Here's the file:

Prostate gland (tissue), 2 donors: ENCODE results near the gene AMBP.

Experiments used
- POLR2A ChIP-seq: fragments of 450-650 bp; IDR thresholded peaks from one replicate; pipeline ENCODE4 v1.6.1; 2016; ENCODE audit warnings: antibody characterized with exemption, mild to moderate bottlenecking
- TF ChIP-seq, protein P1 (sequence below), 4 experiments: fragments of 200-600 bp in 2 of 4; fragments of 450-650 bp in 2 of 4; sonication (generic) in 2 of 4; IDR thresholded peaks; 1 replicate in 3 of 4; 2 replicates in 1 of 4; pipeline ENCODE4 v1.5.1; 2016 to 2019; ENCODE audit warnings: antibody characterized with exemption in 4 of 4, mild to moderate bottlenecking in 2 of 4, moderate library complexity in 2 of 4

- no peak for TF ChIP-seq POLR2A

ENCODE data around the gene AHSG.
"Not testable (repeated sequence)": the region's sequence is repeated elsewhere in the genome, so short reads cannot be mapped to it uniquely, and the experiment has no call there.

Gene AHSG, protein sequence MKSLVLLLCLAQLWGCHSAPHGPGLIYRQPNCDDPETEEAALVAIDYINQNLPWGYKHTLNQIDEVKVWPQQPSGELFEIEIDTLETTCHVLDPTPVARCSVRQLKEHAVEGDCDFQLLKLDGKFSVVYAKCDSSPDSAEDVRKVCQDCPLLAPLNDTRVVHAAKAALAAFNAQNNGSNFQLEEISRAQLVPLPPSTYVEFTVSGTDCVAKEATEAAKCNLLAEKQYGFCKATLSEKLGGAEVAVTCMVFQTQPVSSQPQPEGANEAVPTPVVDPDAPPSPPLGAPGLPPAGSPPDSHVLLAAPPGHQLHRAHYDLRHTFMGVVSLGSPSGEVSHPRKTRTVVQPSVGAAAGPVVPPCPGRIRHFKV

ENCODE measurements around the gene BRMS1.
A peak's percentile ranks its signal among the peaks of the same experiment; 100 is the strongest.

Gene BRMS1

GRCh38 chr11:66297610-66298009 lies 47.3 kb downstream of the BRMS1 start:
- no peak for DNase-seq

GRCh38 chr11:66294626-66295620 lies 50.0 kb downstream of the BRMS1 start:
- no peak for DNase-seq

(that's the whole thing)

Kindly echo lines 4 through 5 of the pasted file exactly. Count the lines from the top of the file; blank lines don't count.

- TF ChIP-seq, protein P1 (sequence below), 4 experiments: fragments of 200-600 bp in 2 of 4; fragments of 450-650 bp in 2 of 4; sonication (generic) in 2 of 4; IDR thresholded peaks; 1 replicate in 3 of 4; 2 replicates in 1 of 4; pipeline ENCODE4 v1.5.1; 2016 to 2019; ENCODE audit warnings: antibody characterized with exemption in 4 of 4, mild to moderate bottlenecking in 2 of 4, moderate library complexity in 2 of 4

- no peak for TF ChIP-seq POLR2A